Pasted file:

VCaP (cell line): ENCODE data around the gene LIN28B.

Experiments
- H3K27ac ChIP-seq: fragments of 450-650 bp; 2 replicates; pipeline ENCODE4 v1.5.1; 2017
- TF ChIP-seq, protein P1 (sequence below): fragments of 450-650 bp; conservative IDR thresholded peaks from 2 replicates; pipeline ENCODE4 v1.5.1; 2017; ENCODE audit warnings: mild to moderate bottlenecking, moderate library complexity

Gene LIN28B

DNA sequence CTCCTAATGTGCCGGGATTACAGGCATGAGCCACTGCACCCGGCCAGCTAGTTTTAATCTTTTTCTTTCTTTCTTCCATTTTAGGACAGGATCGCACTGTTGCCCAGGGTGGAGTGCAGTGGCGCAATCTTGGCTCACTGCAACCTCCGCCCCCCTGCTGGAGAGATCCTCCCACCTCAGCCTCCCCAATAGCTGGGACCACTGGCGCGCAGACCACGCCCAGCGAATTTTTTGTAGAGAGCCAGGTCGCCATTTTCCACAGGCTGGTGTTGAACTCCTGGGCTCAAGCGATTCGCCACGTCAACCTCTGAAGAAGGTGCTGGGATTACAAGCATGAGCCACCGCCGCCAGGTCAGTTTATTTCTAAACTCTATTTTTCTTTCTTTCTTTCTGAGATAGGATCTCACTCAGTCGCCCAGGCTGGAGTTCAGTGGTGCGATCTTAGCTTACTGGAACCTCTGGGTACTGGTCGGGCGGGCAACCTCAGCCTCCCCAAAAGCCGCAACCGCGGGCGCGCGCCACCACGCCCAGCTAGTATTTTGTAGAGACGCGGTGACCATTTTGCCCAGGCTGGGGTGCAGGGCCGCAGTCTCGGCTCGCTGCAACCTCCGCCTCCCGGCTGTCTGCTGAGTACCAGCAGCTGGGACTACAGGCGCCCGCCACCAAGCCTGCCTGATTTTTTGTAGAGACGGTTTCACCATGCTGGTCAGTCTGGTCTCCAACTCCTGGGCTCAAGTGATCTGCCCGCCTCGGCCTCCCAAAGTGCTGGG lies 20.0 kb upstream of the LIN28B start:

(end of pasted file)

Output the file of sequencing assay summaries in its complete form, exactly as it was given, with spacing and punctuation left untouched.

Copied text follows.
VCaP (cell line): ENCODE data around the gene LIN28B.

Experiments
- H3K27ac ChIP-seq: fragments of 450-650 bp; 2 replicates; pipeline ENCODE4 v1.5.1; 2017
- TF ChIP-seq, protein P1 (sequence below): fragments of 450-650 bp; conservative IDR thresholded peaks from 2 replicates; pipeline ENCODE4 v1.5.1; 2017; ENCODE audit warnings: mild to moderate bottlenecking, moderate library complexity

Gene LIN28B

DNA sequence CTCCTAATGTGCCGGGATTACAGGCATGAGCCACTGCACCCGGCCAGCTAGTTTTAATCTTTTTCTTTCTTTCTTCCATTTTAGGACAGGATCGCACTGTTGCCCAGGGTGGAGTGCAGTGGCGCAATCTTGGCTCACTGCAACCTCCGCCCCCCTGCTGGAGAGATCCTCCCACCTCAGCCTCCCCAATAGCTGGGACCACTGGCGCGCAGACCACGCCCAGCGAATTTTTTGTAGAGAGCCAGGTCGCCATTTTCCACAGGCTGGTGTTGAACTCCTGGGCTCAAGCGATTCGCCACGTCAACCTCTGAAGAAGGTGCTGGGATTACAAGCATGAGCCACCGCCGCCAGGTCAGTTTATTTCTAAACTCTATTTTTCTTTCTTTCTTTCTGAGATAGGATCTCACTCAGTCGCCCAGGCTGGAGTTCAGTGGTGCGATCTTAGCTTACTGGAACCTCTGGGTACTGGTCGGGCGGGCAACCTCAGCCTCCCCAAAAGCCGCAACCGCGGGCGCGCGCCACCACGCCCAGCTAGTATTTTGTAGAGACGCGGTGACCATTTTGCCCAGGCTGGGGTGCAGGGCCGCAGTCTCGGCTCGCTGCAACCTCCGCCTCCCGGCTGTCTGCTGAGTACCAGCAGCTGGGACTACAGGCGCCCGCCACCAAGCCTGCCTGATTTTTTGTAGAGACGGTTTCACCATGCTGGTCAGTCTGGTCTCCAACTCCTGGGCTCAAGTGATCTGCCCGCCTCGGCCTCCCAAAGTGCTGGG lies 20.0 kb upstream of the LIN28B start: